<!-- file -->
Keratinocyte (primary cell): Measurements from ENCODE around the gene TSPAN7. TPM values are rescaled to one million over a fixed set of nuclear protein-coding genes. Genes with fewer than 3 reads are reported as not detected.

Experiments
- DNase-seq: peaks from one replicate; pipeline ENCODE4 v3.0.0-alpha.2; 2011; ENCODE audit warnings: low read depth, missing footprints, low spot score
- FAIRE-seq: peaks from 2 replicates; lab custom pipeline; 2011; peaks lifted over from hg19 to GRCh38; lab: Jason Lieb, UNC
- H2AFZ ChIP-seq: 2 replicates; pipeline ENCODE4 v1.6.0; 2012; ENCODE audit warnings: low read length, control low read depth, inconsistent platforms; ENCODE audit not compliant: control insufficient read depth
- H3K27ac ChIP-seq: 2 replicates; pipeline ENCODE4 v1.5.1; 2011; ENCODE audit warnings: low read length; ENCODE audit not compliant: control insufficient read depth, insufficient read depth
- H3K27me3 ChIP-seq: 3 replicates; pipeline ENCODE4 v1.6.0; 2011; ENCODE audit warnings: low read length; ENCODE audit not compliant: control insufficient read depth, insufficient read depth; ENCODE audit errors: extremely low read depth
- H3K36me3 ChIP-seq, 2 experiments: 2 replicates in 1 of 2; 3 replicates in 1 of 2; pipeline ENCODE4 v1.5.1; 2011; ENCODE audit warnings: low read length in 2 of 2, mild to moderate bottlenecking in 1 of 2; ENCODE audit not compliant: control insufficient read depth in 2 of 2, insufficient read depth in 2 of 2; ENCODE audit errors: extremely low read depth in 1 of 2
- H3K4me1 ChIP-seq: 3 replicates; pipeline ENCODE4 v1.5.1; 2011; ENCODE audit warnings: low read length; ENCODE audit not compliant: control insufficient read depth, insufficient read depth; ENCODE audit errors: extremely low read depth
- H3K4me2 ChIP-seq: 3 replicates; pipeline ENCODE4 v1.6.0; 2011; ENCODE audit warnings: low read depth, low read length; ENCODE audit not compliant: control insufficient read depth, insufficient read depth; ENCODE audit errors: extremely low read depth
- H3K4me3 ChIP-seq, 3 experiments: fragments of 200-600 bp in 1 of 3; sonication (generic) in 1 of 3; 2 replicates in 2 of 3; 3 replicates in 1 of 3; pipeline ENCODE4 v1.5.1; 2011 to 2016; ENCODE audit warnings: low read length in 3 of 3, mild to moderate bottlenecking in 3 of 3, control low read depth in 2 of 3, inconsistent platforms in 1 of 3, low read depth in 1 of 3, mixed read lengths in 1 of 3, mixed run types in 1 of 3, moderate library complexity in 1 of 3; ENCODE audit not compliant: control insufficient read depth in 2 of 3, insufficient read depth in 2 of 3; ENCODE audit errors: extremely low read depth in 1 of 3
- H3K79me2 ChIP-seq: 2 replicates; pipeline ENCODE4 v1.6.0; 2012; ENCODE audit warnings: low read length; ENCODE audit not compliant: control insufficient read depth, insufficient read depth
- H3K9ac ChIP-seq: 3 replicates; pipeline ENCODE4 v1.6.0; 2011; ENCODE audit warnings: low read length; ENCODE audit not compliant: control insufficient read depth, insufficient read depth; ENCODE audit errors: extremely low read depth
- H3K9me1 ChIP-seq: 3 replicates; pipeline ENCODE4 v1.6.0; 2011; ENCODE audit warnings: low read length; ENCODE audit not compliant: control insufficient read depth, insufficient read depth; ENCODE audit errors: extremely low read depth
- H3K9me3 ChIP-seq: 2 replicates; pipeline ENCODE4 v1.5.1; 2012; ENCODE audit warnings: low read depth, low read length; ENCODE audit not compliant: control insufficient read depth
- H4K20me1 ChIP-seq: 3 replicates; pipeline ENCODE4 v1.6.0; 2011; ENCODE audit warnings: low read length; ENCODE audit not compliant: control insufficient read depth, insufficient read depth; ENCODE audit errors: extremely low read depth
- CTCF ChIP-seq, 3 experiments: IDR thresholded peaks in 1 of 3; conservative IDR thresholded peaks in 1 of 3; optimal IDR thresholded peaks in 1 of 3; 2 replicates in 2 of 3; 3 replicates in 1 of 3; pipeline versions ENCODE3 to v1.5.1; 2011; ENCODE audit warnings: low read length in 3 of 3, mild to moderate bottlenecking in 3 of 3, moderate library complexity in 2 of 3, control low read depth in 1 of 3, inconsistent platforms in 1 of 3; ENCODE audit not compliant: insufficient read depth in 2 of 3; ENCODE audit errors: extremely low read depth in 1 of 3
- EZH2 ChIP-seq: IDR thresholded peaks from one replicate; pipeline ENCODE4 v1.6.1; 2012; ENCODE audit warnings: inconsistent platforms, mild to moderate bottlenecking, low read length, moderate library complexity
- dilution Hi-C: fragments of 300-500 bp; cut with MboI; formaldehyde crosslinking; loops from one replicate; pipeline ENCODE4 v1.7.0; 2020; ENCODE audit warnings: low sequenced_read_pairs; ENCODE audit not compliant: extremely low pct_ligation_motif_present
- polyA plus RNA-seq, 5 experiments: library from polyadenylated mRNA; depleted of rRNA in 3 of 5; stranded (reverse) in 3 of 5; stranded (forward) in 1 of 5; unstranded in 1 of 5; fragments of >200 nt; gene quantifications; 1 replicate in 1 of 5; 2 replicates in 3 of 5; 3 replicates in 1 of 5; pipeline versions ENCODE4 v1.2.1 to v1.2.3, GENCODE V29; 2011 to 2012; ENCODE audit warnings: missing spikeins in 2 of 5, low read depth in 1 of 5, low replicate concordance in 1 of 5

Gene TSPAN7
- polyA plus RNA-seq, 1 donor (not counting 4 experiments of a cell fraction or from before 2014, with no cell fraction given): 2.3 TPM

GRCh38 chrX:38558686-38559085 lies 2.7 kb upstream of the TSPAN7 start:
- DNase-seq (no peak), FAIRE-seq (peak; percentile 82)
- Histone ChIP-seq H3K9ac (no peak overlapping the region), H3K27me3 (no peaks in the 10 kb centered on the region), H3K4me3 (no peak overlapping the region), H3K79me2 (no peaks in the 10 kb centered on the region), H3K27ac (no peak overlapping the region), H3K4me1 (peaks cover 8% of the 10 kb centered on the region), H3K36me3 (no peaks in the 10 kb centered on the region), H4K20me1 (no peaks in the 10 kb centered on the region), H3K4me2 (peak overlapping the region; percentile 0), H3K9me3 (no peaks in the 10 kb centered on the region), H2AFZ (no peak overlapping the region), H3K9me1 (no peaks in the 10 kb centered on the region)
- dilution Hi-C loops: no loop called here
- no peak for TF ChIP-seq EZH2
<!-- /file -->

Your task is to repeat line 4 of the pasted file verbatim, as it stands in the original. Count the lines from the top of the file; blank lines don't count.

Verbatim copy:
- FAIRE-seq: peaks from 2 replicates; lab custom pipeline; 2011; peaks lifted over from hg19 to GRCh38; lab: Jason Lieb, UNC